Archive for March, 2011

Evangelicalism and the Natural Law

Thursday, March 31st, 2011 by Dale M. Coulter

As with others, I have recently been tracking a healthy conversation about the relationship between natural law and evangelicalism in the blogosphere. I say healthy because it strikes me as the correct way to dialog about such philosophical and theological divergences, especially in the face of the Rob Bell “storm.”

Evidently, Matthew Lee Anderson touched off the conversation with an article in Christianity Today. Jordan Ballor weighed in on the conversation by pointing out Protestantism’s focus on voluntarism, which I find helpful. This prompted some reflection at the First Things’ site by Joe Carter and Joseph Knippenberg. I like, in particular, Knippenberg’s comment about a division among evangelicals between those who are “together” with Catholics and those who talk incessantly about world views. Finally, I would note Vince Bacote’s weighing in on the matter by pointing out some possible connections with Abraham Kuyper.

Since this is largely a conversation among Reformed evangelicals and Catholics (with a sprinkling of Lutheran perspective here and there to add just the right flavor), let me offer the perspective of a Classical Pentecostal.  Read the rest of this entry »

Rebuilding Japan!

Monday, March 21st, 2011 by Wolfgang Vondey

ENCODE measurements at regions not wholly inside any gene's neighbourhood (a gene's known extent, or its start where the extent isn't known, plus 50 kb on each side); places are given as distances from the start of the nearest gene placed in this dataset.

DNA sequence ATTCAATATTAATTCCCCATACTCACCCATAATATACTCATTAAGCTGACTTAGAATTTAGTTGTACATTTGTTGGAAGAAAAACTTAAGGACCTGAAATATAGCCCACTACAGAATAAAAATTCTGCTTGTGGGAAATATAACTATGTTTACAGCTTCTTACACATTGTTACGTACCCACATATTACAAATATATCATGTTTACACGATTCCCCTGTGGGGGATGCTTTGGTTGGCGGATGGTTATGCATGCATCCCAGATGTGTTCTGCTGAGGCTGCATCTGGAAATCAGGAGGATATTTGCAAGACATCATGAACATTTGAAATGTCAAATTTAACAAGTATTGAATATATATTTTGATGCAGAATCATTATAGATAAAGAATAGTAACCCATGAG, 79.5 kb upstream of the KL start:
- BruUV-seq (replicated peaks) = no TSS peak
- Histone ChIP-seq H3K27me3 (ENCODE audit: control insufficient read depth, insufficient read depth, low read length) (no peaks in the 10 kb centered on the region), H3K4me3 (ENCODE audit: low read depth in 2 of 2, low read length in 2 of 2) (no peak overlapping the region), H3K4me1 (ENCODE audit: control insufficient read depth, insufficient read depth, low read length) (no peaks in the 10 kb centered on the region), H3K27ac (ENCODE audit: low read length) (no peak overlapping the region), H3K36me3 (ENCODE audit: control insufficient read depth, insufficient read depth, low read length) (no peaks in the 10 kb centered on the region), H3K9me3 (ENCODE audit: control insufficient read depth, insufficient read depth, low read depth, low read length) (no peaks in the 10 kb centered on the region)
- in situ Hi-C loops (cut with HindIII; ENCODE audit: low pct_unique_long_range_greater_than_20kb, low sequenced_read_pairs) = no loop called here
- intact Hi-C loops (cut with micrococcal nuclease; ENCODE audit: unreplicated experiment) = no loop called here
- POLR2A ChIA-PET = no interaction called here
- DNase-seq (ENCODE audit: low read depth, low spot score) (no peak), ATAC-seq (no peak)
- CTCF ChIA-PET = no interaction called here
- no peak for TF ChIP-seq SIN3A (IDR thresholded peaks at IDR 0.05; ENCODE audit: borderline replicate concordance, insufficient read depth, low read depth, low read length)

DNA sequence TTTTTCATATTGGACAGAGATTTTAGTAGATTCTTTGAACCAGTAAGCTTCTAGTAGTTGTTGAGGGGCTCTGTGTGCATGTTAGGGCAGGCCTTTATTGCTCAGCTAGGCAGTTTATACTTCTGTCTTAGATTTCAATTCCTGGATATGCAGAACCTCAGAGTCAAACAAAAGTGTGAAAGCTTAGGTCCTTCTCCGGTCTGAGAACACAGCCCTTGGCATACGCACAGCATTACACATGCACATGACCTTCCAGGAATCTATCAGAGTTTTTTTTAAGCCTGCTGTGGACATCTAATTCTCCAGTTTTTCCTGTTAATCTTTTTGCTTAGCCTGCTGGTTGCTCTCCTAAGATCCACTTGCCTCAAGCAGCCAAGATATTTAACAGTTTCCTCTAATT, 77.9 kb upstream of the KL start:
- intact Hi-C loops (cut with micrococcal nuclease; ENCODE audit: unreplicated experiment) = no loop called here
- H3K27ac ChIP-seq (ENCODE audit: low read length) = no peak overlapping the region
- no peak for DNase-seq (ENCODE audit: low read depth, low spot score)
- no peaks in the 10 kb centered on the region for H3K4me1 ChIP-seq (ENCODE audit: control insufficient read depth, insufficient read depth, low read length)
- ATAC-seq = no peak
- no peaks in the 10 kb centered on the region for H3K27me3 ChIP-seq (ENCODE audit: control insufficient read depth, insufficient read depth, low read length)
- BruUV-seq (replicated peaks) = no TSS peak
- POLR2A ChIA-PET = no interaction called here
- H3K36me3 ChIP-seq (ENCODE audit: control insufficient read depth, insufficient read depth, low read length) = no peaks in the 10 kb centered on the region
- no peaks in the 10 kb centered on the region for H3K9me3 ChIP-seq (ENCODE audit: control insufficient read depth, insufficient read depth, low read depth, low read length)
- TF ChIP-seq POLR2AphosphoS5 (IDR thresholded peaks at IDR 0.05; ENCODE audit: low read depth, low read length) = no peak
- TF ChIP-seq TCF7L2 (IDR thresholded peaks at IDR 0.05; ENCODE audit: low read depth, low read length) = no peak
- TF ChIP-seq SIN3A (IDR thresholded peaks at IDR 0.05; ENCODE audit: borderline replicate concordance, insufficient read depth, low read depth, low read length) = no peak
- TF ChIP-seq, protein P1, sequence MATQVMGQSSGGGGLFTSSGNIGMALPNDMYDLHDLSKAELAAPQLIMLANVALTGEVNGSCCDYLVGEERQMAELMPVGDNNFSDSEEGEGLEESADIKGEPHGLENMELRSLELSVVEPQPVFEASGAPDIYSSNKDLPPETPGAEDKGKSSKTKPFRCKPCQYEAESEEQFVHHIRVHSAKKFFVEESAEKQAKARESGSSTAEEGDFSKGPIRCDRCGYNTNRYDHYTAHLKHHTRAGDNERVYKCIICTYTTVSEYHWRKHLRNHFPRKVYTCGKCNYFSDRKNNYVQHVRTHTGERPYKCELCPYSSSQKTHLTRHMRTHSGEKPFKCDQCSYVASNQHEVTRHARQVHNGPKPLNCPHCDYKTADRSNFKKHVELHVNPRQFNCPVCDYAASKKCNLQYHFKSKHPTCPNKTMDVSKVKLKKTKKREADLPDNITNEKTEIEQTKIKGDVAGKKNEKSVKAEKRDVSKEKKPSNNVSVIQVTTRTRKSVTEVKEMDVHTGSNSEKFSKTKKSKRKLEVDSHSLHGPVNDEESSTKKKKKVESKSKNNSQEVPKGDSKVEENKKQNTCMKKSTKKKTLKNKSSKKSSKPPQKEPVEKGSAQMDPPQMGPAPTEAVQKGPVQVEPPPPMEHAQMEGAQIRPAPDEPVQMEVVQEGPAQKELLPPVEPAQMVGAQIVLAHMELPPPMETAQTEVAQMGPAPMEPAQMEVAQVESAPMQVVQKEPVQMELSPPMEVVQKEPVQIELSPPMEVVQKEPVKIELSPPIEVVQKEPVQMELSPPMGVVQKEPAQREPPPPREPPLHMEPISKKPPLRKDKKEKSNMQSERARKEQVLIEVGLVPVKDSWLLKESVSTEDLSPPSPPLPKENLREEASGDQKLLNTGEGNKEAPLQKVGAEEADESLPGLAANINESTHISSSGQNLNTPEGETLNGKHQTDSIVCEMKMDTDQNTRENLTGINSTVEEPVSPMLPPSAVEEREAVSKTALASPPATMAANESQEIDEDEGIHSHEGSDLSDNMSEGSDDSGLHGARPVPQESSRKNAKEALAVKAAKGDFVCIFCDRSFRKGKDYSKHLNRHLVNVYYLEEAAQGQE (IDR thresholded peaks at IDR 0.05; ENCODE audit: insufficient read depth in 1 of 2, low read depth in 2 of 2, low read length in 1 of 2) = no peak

There was a time when Japan was fashionable. During the 1980s, when I completed a degree in Japanese Studies, everything Japanese was all the rage. Japan was the business giant. “Made in Japan” became synonymous with quality and affordability. The Japanese way of life was admired and emulated (even if it was often romanticized). Japan was “in”; it was “cool” (in the language of the 80s). Japanese writings could be found on t-shirts, dishes, movies, and framed on the walls (even though the characters were often upside down). Japanese food became increasingly popular. And the demand for relations with the country and its people increased the demand for opportunities to study the language, the culture, and everything that made the country “different.” Japanese art was en vogue. And none more so than the traditional Japanese wood-block prints. In the early 19th century, the artist Hokusai (1760-1849) created “Mt. Fuji off Kanagawa,” popularly known in the West as “The Wave.” This is one of the best-known Japanese prints that with others of this period inspired the entire French Impressionist school. (I had it on a T-shirt while living in Tokyo.) Little did the artist imagine that this image would one day become the symbol of utter destruction. The wave of the tsunami that devastated the Japanese shoreline destroyed lives, buildings, and infrastructures. Japan has entered the greatest crisis of its history. The once fashionable country has become unfashionable. The world is fleeing Japan.